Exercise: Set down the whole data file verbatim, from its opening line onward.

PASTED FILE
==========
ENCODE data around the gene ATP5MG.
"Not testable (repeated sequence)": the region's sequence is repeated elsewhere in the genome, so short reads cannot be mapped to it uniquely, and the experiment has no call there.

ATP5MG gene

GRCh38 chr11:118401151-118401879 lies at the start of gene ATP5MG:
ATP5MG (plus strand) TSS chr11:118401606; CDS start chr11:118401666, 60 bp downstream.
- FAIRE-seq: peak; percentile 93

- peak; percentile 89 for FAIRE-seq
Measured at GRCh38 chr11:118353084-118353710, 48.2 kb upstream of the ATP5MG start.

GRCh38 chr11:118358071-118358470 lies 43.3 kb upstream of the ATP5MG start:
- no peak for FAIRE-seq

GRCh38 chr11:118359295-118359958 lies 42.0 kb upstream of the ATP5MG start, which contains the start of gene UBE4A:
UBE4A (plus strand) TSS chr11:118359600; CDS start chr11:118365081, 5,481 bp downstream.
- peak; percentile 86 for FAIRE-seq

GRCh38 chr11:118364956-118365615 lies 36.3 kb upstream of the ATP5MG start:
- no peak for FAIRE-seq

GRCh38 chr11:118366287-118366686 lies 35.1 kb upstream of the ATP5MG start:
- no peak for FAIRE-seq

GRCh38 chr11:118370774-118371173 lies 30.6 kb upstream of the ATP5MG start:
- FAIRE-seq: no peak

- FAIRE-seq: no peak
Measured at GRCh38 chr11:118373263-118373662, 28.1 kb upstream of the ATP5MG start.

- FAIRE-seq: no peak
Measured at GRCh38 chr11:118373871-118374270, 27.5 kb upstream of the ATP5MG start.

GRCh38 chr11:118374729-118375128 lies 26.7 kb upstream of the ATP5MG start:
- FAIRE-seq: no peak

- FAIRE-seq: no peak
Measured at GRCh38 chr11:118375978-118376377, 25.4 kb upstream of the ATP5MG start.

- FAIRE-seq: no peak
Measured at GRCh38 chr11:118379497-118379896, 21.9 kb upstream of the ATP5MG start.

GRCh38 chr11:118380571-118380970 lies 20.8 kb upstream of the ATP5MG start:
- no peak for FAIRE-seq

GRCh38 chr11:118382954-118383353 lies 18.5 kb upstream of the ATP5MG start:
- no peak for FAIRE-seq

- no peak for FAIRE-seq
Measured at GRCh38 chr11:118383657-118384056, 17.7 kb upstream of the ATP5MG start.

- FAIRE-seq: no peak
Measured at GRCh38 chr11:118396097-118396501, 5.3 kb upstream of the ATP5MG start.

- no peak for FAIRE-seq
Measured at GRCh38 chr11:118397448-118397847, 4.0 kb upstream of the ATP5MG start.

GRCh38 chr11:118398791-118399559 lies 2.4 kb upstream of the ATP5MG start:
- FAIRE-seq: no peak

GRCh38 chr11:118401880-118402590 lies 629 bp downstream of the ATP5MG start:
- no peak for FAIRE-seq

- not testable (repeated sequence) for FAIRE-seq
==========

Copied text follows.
ENCODE data around the gene ATP5MG.
"Not testable (repeated sequence)": the region's sequence is repeated elsewhere in the genome, so short reads cannot be mapped to it uniquely, and the experiment has no call there.

ATP5MG gene

GRCh38 chr11:118401151-118401879 lies at the start of gene ATP5MG:
ATP5MG (plus strand) TSS chr11:118401606; CDS start chr11:118401666, 60 bp downstream.
- FAIRE-seq: peak; percentile 93

- peak; percentile 89 for FAIRE-seq
Measured at GRCh38 chr11:118353084-118353710, 48.2 kb upstream of the ATP5MG start.

GRCh38 chr11:118358071-118358470 lies 43.3 kb upstream of the ATP5MG start:
- no peak for FAIRE-seq

GRCh38 chr11:118359295-118359958 lies 42.0 kb upstream of the ATP5MG start, which contains the start of gene UBE4A:
UBE4A (plus strand) TSS chr11:118359600; CDS start chr11:118365081, 5,481 bp downstream.
- peak; percentile 86 for FAIRE-seq

GRCh38 chr11:118364956-118365615 lies 36.3 kb upstream of the ATP5MG start:
- no peak for FAIRE-seq

GRCh38 chr11:118366287-118366686 lies 35.1 kb upstream of the ATP5MG start:
- no peak for FAIRE-seq

GRCh38 chr11:118370774-118371173 lies 30.6 kb upstream of the ATP5MG start:
- FAIRE-seq: no peak

- FAIRE-seq: no peak
Measured at GRCh38 chr11:118373263-118373662, 28.1 kb upstream of the ATP5MG start.

- FAIRE-seq: no peak
Measured at GRCh38 chr11:118373871-118374270, 27.5 kb upstream of the ATP5MG start.

GRCh38 chr11:118374729-118375128 lies 26.7 kb upstream of the ATP5MG start:
- FAIRE-seq: no peak

- FAIRE-seq: no peak
Measured at GRCh38 chr11:118375978-118376377, 25.4 kb upstream of the ATP5MG start.

- FAIRE-seq: no peak
Measured at GRCh38 chr11:118379497-118379896, 21.9 kb upstream of the ATP5MG start.

GRCh38 chr11:118380571-118380970 lies 20.8 kb upstream of the ATP5MG start:
- no peak for FAIRE-seq

GRCh38 chr11:118382954-118383353 lies 18.5 kb upstream of the ATP5MG start:
- no peak for FAIRE-seq

- no peak for FAIRE-seq
Measured at GRCh38 chr11:118383657-118384056, 17.7 kb upstream of the ATP5MG start.

- FAIRE-seq: no peak
Measured at GRCh38 chr11:118396097-118396501, 5.3 kb upstream of the ATP5MG start.

- no peak for FAIRE-seq
Measured at GRCh38 chr11:118397448-118397847, 4.0 kb upstream of the ATP5MG start.

GRCh38 chr11:118398791-118399559 lies 2.4 kb upstream of the ATP5MG start:
- FAIRE-seq: no peak

GRCh38 chr11:118401880-118402590 lies 629 bp downstream of the ATP5MG start:
- no peak for FAIRE-seq

- not testable (repeated sequence) for FAIRE-seq